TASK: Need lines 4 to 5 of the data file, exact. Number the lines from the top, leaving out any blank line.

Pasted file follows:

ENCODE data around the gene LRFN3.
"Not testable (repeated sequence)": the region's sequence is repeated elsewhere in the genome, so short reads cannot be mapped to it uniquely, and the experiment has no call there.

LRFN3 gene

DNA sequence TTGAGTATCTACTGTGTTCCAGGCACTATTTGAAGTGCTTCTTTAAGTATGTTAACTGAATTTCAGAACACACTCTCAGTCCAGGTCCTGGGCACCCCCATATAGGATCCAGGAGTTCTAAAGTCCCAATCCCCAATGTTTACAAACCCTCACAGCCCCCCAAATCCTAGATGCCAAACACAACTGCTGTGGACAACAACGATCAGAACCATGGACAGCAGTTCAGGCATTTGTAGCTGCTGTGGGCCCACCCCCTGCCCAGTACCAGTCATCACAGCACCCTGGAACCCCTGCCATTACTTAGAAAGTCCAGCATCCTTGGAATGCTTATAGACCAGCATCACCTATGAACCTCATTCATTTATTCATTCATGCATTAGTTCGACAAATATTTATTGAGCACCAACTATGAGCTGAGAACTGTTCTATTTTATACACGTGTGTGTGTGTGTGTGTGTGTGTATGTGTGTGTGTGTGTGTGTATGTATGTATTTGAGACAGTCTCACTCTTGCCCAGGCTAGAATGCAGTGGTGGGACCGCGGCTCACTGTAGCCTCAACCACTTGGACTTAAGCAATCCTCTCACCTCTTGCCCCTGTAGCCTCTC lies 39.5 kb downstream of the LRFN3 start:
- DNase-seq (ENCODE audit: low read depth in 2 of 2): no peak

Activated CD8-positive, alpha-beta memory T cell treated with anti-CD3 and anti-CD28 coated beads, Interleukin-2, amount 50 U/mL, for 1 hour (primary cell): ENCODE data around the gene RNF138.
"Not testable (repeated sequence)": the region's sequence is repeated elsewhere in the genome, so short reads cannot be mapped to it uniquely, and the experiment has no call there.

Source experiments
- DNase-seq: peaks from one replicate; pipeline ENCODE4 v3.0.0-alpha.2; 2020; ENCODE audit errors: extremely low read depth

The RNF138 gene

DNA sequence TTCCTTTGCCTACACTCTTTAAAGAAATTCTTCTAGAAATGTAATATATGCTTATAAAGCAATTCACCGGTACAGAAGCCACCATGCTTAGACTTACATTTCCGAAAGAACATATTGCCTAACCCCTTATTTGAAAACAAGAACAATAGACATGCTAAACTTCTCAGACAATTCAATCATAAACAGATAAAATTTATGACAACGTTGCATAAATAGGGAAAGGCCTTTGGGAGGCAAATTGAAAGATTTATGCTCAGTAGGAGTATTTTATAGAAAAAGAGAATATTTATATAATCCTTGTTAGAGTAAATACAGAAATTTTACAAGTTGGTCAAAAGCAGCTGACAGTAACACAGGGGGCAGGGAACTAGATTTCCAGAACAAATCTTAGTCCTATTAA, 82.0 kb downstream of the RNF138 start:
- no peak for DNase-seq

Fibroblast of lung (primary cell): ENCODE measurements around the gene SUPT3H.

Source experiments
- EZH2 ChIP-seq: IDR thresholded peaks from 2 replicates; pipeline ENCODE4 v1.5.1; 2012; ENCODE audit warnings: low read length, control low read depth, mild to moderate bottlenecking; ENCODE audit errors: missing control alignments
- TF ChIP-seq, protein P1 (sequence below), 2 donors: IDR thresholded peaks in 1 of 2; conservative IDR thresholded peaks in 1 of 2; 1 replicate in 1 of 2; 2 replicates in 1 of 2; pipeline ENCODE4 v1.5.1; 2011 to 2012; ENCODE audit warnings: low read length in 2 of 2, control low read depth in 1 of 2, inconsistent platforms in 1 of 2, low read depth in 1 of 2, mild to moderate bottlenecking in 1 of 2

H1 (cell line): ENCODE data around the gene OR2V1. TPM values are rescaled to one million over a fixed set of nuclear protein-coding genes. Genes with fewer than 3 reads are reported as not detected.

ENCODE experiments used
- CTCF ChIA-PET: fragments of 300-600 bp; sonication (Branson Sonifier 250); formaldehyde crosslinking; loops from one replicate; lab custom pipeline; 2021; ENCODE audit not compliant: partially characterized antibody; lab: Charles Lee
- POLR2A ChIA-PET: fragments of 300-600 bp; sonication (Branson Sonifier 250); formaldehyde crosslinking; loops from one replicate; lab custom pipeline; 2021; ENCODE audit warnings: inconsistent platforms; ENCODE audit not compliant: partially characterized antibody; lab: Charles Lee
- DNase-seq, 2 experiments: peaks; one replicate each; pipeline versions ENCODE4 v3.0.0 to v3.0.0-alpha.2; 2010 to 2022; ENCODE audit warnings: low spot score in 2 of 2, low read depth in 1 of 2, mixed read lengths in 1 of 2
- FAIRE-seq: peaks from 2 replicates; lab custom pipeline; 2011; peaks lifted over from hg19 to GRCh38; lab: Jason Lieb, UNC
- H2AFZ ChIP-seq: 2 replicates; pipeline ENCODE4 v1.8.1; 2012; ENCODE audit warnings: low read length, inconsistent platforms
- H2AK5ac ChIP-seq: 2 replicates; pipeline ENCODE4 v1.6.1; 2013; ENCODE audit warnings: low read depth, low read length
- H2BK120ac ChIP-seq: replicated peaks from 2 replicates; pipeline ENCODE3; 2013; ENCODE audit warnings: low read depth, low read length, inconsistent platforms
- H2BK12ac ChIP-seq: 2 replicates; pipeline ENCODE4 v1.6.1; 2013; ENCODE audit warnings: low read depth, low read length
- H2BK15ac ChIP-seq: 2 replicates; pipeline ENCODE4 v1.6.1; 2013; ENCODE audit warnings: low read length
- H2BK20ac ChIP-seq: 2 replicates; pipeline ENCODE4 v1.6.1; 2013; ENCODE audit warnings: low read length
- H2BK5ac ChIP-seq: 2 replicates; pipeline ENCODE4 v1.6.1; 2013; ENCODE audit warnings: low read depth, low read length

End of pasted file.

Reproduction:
DNA sequence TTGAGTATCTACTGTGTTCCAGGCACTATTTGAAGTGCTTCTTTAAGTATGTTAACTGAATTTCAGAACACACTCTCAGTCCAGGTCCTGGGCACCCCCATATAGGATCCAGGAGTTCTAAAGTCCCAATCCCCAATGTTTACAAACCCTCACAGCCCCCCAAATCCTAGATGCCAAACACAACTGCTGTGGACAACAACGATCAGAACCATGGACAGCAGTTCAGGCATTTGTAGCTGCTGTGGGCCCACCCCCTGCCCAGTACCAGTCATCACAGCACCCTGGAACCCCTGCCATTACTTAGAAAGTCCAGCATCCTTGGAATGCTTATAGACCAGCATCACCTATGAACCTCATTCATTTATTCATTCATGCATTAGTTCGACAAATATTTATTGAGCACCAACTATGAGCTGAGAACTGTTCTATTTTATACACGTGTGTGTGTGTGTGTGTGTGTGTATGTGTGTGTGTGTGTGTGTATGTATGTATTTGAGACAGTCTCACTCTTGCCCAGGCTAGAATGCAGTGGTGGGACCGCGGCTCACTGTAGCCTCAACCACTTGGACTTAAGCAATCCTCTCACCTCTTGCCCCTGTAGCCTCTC lies 39.5 kb downstream of the LRFN3 start:
- DNase-seq (ENCODE audit: low read depth in 2 of 2): no peak